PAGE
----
There was a lot of tech “stuff” going on in my cat deterrent video “How to Stop Cats Forever”, which is only skimmed over in places -I didn’t want the video to drag out for too long plus it was meant to be more of a parody, fun instructional video.
However i do get a lot of questions about various tech aspects of how the set up worked. So if you are a little more tech minded and craving a little more detail, I have prepared this post for you!
However I may still skim over some stuff…but with extra pictures! Everyone loves pictures? – A complete written instruction set is still to come (for the Water Spray version)
Each time the “Extreme party popper” was activated it took about an hour to clean up and reset it. The flour was the biggest pain but it looked awesome, so I had to go with it. Overall I only had about 3 false activations which is pretty good considering IR motion sensors are pretty “trigger happy” in a garden setting.
The streamers had to be individually rolled as They are too big straight from the packet.
When rain was expected each of the pipes had to be covered in cling wrap with a rubber band – because flour + water = blergggg.
Also what I found interesting if one of the pipes wasn’t packed as tightly as the others, when it would fire It would actually inhale the streamers, I guess due to the slight Venturi effect in the sections of pipe at 90 degrees.
A lot of people have commented “Weren’t you worried that someone would steal the cameras”. It’s not seen in the video but the actual setup had all of the cameras inside looking out through a glass sliding door. If anything it was mainly just to protect them from the weather.
I didn’t actually have the right plug connector for the shutter release to plug into the Canon DSLRs on hand. So I managed to work out which two pins where the actual shutter and basically just slipped the wire over the individual pins – Perhaps you shouldn’t try this at home 🙂 I had to carefully work out the exact Focus Point and exposure for both cameras. This was set up for a night exposure which is why the dove images are a bit over exposed.
The air tank which was pretty much made from scratch (as seen in the video) I figured just to be safe should be pressure tested (Probably overkill though).
I used a method that is common in industry for such things which is done by filling the vessel with water and then applying pressure to about 150% of the pressure you plan to operate it at normally.
This is called a hydrostatic pressure test. It’s handy as if it does fail it’s not as Catastrophic as if it is full of air.
I guess the simplest way to explain this would be to imagine pressurising air being like compressing a big long spring, then imagine compressing water to be like compressing a really short hard spring. Even though you are using the same amount of pressure to squash them both down when the pressure is released the big long spring is going to travel a lot further to get back to it’s original length.
The first tests with flour and only a couple of streamers worked a treat. Without a roof overhead they actually go really high! Higher than what I wanted in the home camera set up as they would have just disappeared from shot.
I was always a bit disappointing with the lighting in my original “How to stop cats pissing on your car” video, so I went all out on this one. The more light the better for a using a high shutter speed! Also a light behind the cats as a “rim light” to laminate the flour.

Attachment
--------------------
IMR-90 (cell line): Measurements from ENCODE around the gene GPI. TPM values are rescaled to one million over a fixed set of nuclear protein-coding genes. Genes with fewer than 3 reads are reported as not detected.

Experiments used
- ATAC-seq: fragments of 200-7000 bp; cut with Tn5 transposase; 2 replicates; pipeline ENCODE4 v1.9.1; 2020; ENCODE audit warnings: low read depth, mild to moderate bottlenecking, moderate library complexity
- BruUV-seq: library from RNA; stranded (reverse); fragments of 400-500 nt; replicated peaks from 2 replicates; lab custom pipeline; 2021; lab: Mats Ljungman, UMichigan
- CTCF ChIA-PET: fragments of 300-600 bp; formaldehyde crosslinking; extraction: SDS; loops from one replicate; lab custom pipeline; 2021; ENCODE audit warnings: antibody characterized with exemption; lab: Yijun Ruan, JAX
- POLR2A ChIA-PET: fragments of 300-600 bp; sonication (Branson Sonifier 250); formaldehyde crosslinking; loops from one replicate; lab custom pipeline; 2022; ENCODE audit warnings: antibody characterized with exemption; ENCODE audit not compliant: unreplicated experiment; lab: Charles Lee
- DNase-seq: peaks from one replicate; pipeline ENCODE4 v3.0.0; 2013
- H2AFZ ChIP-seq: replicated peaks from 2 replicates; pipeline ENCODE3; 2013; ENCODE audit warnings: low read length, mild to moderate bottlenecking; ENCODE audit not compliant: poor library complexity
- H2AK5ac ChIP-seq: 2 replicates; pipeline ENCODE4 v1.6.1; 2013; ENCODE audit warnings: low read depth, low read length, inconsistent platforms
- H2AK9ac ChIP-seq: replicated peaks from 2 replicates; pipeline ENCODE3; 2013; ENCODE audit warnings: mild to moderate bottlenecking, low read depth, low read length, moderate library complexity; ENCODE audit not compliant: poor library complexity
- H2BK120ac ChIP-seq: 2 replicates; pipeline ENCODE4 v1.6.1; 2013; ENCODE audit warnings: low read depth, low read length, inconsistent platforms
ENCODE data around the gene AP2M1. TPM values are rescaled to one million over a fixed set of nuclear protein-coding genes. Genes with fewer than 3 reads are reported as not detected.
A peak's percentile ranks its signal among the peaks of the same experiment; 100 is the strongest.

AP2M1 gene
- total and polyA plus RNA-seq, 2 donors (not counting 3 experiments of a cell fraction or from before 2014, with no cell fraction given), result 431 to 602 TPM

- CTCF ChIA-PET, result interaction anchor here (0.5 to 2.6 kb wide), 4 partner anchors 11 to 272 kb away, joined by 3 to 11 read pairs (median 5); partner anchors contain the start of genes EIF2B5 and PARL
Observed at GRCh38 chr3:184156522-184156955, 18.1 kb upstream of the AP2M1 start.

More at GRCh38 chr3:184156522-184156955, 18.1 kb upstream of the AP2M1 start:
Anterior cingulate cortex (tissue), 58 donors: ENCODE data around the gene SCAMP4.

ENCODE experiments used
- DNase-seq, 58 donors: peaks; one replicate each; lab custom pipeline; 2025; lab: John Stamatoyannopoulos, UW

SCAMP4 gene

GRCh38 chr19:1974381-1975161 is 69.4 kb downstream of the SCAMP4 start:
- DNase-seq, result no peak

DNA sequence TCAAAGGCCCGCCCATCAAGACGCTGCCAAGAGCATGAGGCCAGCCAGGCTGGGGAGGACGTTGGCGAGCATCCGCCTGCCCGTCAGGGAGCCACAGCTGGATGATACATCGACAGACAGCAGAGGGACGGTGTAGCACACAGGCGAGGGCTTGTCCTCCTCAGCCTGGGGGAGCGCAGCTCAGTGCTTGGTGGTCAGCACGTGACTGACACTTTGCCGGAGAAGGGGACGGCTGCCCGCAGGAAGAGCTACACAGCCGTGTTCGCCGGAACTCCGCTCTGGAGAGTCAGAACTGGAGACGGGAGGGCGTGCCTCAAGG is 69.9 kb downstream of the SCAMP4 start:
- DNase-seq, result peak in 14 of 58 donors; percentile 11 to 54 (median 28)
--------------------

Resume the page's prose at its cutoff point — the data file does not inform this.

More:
Now this wasn’t covered in the video but I actually used a separate timing relay kit for the DSLR cameras. This was to allow them to keep taking additional photos after the water spray had stopped, this to capture the glorious aftermath.
Also visible in the above image is the separate relays for the popper’s reticulation solenoid, the240 volt AC lighting trigger and the actual hose spray.
Although in the video I showed that I used a bore water pump relay , I ended up supplementing this with a new, solid state one from the shops. Partly because I still needed my sprinklers to work, but also because the solid state relay has no moving parts and is that little bit quicker to trigger the lights for that all important first photo.
I found that unfortunately the fleeting half second that the lights took to glow to their full brightness, was too long and the first photo taken would often be underexposed.
The strings on party poppers were pretty crappy in the end and and seemed to fail a lot as seen in the video.
I may have been able to persevered and combined this with the final setup however I realised it probably isn’t a good idea to have an ignition source (the party poppers), firing next to a huge flammable dust cloud of flour. It could have been a pretty big Fireball, yeah it would have been a funny fireball, but still a fireball- Right next to my house.
When my 3 year old son decided he would start a habit of standing really close to the TV and hitting the screen when watching it, I found that I could use part of the cat spray setup… minus the “spray” part.
Utilising the motion sensor connected to a small 12 volt air compressor, This would make a noise for a couple of seconds when he was too close, it seemed worked a treat.
Yeah I could have tried “parenting” or “discipline” or whatever New age witchcraft is in fashion at the moment, but I don’t really care for doing things that don’t involve wires and electricity and stuff.
Kristen’s parent’s being a good sport helping with filming one of the “cut-away” scenes.
So that is it for now. I will probably add to this post in the future as I stumble on more photos, but I hope this gives some interesting insight for now.
If you do have any questions about the setup feel free to leave a comment below!